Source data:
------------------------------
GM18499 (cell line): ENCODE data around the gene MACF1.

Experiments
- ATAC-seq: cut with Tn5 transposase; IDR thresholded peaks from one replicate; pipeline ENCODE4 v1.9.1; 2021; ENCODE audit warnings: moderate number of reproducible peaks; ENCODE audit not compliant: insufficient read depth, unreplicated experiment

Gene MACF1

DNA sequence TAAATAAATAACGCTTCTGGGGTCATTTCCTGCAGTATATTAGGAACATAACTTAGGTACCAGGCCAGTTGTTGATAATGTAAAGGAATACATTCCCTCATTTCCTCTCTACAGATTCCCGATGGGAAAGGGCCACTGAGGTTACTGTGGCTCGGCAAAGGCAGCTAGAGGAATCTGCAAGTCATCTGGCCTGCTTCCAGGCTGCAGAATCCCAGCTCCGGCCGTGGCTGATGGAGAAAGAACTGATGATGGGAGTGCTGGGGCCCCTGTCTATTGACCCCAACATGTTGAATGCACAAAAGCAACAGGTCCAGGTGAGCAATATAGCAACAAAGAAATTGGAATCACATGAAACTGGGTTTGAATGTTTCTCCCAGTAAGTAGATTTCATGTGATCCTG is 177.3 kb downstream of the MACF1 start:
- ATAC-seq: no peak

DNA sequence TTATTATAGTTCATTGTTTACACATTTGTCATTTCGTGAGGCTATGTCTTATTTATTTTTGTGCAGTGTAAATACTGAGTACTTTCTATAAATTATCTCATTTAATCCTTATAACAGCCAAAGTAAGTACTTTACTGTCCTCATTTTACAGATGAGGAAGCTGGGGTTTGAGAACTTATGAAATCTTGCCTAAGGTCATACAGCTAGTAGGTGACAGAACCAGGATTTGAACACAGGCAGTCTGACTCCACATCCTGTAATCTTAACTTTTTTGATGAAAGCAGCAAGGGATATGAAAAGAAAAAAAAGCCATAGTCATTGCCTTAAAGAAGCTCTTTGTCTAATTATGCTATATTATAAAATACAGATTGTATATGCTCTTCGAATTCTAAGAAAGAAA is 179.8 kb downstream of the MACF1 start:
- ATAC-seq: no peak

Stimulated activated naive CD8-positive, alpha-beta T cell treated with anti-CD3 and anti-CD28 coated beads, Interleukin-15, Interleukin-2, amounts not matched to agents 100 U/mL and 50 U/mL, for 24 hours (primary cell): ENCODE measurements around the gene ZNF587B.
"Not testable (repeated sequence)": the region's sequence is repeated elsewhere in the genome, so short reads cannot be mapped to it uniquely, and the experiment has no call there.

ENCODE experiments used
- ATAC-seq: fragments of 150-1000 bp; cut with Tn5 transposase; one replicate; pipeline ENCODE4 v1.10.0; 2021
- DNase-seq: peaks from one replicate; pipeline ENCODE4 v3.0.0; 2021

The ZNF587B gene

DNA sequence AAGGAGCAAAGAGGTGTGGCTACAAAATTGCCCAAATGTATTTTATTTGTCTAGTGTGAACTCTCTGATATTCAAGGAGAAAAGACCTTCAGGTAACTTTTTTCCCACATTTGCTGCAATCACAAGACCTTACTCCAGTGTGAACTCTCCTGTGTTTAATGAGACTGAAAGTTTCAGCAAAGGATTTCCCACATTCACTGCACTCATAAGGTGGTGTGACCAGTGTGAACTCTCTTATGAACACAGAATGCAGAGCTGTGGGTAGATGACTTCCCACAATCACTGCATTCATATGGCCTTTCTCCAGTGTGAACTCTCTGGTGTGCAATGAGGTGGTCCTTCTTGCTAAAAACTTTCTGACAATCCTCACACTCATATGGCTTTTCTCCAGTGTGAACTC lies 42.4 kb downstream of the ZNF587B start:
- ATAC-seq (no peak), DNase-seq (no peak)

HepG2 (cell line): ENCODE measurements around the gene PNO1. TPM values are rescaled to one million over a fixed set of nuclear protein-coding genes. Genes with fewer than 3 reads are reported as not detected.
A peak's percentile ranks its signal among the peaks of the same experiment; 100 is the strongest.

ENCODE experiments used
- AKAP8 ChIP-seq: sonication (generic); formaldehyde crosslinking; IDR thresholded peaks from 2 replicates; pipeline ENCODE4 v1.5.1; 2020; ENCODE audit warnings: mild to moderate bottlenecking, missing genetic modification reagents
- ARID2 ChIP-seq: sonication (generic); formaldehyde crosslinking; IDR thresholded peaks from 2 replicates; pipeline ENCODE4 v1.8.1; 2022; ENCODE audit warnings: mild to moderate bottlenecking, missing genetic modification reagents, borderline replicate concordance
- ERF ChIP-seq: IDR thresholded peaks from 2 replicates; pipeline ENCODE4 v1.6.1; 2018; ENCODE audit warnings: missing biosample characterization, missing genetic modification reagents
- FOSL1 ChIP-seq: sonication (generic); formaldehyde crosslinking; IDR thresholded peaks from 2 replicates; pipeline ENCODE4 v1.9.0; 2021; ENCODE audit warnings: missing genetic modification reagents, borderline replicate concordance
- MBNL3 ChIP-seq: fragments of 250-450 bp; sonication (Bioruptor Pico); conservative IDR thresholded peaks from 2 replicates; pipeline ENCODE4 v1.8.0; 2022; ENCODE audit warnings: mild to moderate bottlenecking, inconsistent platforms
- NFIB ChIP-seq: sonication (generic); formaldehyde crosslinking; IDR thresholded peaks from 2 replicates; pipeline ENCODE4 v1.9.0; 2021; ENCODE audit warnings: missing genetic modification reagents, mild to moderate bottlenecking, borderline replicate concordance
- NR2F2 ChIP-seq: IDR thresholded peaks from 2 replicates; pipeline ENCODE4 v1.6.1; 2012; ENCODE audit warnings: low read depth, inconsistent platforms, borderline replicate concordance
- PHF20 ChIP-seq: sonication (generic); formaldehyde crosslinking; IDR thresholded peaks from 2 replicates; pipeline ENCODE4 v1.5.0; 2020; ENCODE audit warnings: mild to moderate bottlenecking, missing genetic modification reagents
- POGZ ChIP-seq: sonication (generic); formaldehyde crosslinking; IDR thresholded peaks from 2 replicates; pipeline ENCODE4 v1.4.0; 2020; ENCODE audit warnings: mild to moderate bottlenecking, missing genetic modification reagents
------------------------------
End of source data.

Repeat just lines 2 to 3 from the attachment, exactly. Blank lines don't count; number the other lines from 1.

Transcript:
Experiments
- ATAC-seq: cut with Tn5 transposase; IDR thresholded peaks from one replicate; pipeline ENCODE4 v1.9.1; 2021; ENCODE audit warnings: moderate number of reproducible peaks; ENCODE audit not compliant: insufficient read depth, unreplicated experiment